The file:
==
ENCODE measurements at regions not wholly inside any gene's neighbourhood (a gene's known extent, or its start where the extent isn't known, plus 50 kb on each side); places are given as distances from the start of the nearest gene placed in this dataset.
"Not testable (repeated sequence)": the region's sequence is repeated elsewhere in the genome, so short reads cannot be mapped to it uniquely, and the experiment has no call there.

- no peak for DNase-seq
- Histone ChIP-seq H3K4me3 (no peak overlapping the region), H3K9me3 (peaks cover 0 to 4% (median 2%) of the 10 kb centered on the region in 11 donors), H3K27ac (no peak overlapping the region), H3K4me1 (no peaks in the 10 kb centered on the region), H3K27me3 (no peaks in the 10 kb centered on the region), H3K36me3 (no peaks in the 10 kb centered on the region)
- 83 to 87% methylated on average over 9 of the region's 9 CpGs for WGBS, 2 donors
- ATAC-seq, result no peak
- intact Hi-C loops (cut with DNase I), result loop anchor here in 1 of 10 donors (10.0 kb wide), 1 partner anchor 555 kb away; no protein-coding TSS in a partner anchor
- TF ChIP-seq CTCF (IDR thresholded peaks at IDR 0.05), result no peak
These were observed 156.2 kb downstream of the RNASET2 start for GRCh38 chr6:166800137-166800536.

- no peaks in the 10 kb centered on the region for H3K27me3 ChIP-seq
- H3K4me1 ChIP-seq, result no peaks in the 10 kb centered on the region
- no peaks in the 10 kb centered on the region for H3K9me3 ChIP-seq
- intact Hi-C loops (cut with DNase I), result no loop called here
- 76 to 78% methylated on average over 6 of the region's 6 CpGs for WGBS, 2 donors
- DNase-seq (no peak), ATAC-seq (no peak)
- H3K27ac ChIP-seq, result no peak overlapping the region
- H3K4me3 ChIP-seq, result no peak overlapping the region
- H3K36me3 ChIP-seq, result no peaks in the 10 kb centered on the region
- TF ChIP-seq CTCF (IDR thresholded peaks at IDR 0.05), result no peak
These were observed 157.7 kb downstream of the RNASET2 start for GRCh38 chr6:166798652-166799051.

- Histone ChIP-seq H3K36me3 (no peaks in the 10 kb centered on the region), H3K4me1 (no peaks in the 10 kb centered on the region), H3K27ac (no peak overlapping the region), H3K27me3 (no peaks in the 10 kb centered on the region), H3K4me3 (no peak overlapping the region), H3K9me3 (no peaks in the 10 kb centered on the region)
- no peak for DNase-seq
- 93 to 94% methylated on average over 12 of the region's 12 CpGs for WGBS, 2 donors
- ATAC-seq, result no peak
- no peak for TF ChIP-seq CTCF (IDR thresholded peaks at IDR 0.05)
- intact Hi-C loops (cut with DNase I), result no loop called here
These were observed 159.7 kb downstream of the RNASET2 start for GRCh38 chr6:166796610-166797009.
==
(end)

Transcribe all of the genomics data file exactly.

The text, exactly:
ENCODE measurements at regions not wholly inside any gene's neighbourhood (a gene's known extent, or its start where the extent isn't known, plus 50 kb on each side); places are given as distances from the start of the nearest gene placed in this dataset.
"Not testable (repeated sequence)": the region's sequence is repeated elsewhere in the genome, so short reads cannot be mapped to it uniquely, and the experiment has no call there.

- no peak for DNase-seq
- Histone ChIP-seq H3K4me3 (no peak overlapping the region), H3K9me3 (peaks cover 0 to 4% (median 2%) of the 10 kb centered on the region in 11 donors), H3K27ac (no peak overlapping the region), H3K4me1 (no peaks in the 10 kb centered on the region), H3K27me3 (no peaks in the 10 kb centered on the region), H3K36me3 (no peaks in the 10 kb centered on the region)
- 83 to 87% methylated on average over 9 of the region's 9 CpGs for WGBS, 2 donors
- ATAC-seq, result no peak
- intact Hi-C loops (cut with DNase I), result loop anchor here in 1 of 10 donors (10.0 kb wide), 1 partner anchor 555 kb away; no protein-coding TSS in a partner anchor
- TF ChIP-seq CTCF (IDR thresholded peaks at IDR 0.05), result no peak
These were observed 156.2 kb downstream of the RNASET2 start for GRCh38 chr6:166800137-166800536.

- no peaks in the 10 kb centered on the region for H3K27me3 ChIP-seq
- H3K4me1 ChIP-seq, result no peaks in the 10 kb centered on the region
- no peaks in the 10 kb centered on the region for H3K9me3 ChIP-seq
- intact Hi-C loops (cut with DNase I), result no loop called here
- 76 to 78% methylated on average over 6 of the region's 6 CpGs for WGBS, 2 donors
- DNase-seq (no peak), ATAC-seq (no peak)
- H3K27ac ChIP-seq, result no peak overlapping the region
- H3K4me3 ChIP-seq, result no peak overlapping the region
- H3K36me3 ChIP-seq, result no peaks in the 10 kb centered on the region
- TF ChIP-seq CTCF (IDR thresholded peaks at IDR 0.05), result no peak
These were observed 157.7 kb downstream of the RNASET2 start for GRCh38 chr6:166798652-166799051.

- Histone ChIP-seq H3K36me3 (no peaks in the 10 kb centered on the region), H3K4me1 (no peaks in the 10 kb centered on the region), H3K27ac (no peak overlapping the region), H3K27me3 (no peaks in the 10 kb centered on the region), H3K4me3 (no peak overlapping the region), H3K9me3 (no peaks in the 10 kb centered on the region)
- no peak for DNase-seq
- 93 to 94% methylated on average over 12 of the region's 12 CpGs for WGBS, 2 donors
- ATAC-seq, result no peak
- no peak for TF ChIP-seq CTCF (IDR thresholded peaks at IDR 0.05)
- intact Hi-C loops (cut with DNase I), result no loop called here
These were observed 159.7 kb downstream of the RNASET2 start for GRCh38 chr6:166796610-166797009.